The Price of the Ticket Quotes

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The Price of the Ticket: Collected Nonfiction, 1948-1985 The Price of the Ticket: Collected Nonfiction, 1948-1985 by James Baldwin
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“The great force of history comes from the fact that we carry it within us, are unconsciously controlled by it in many ways, and history is literally present in all that we do.”
James Baldwin, The Price of the Ticket: Collected Nonfiction, 1948-1985
“Freaks are called freaks and are treated as they are treated – in the main, abominably – because they are human beings who cause to echo, deep within us, our most profound terrors and desires.”
James Baldwin, The Price of the Ticket: Collected Nonfiction, 1948-1985
“Identity would seem to be the garment with which one covers the nakedness of the self: in which case, it is best that the garment be loose, a little like the robes of the desert, through which one's nakedness can always be felt, and, sometimes, discerned. This trust in one's nakedness is all that gives one the power to change one's robes.”
James Baldwin, The Price of the Ticket: Collected Nonfiction, 1948-1985
“The states of birth, suffering, love, and death, are extreme states: extreme, universal, and inescapable. We all know this, but we would rather not know it. The artist is present to correct the delusions to which we are all prey in our attempts to avoid this knowledge." - James Baldwin, "The Creative Process”
James Baldwin, The Price of the Ticket: Collected Nonfiction, 1948-1985
“There are few things more dreadful than dealing with a man who know that he is going under in his own eyes, and in the eyes of others. Nothing can help that man.”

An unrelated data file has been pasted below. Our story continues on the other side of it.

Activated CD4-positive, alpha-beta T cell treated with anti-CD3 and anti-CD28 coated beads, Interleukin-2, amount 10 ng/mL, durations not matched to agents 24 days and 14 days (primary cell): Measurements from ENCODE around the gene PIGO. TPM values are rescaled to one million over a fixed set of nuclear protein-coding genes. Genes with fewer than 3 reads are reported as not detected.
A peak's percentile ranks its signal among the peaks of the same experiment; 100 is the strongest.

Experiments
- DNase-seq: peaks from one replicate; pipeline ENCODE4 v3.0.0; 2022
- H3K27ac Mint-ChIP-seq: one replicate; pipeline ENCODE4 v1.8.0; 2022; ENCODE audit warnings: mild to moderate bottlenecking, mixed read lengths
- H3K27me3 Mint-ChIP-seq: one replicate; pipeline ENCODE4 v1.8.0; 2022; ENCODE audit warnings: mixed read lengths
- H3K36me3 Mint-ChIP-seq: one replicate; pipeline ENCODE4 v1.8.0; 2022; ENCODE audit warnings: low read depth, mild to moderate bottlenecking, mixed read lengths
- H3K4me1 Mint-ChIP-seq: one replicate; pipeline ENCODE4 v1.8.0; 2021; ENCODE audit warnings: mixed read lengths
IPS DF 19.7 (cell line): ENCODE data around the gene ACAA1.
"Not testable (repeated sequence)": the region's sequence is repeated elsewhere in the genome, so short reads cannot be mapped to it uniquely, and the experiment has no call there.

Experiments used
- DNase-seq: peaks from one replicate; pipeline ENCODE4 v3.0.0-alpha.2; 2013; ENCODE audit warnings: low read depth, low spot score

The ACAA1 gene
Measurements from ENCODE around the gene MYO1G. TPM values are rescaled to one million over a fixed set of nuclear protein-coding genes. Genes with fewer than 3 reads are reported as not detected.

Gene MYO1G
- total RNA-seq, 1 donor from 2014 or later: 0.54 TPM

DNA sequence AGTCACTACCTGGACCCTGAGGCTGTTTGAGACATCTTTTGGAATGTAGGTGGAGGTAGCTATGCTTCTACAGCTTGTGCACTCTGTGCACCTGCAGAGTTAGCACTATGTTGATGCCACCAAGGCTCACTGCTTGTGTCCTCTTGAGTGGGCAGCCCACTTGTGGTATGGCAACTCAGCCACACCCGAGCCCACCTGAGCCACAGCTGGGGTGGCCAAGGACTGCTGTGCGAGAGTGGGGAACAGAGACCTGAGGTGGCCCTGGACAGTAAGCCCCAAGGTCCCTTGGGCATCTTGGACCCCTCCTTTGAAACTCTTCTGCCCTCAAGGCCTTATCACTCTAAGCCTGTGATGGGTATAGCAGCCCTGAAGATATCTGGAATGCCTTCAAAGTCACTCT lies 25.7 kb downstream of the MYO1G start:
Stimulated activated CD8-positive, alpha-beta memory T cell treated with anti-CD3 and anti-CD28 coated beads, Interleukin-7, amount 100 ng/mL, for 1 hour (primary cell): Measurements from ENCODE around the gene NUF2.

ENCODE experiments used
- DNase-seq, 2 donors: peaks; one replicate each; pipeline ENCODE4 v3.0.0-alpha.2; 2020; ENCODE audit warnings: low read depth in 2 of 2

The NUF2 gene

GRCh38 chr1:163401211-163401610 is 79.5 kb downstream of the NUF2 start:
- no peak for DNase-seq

James Baldwin, The Price of the Ticket: Collected Nonfiction, 1948-1985
“The American idea of sexuality appears to be rooted in the American idea of masculinity. Idea may not be the precise word, for the idea of one’s sexuality can only with great violence be divorced or distanced from the idea of the self. Yet something resembling this rupture has certainly occurred (and is occurring) in American life, and violence has been the American daily bread since we have heard of America. This violence, furthermore, is not merely literal and actual but appears to be admired and lusted after, and the key to the American imagination.

All countries or groups make of their trials a legend or, as in the case of Europe, a dubious romance called ‘history.’ But no other country has ever made so successful and glamorous a romance out of genocide and slavery; therefore, perhaps, the word I am searching for is not idea, but ideal.

The American IDEAL, then, of sexuality appears to be rooted in the American IDEAL of masculinity. This ideal has created cowboys and Indians, good guys and bad guys, punks and studs, tough guys and softies, butch and f****t, black and white. It is an ideal so paralytically infantile that is is virtually forbidden—as an unpatriotic act—that the American boy evolve into the complexity of manhood.”
James Baldwin, The Price of the Ticket: Collected Nonfiction, 1948-1985
“It goes without saying, I believe, that if we understood ourselves better, we would damage ourselves less.”
James Baldwin, The Price of the Ticket: Collected Nonfiction, 1948-1985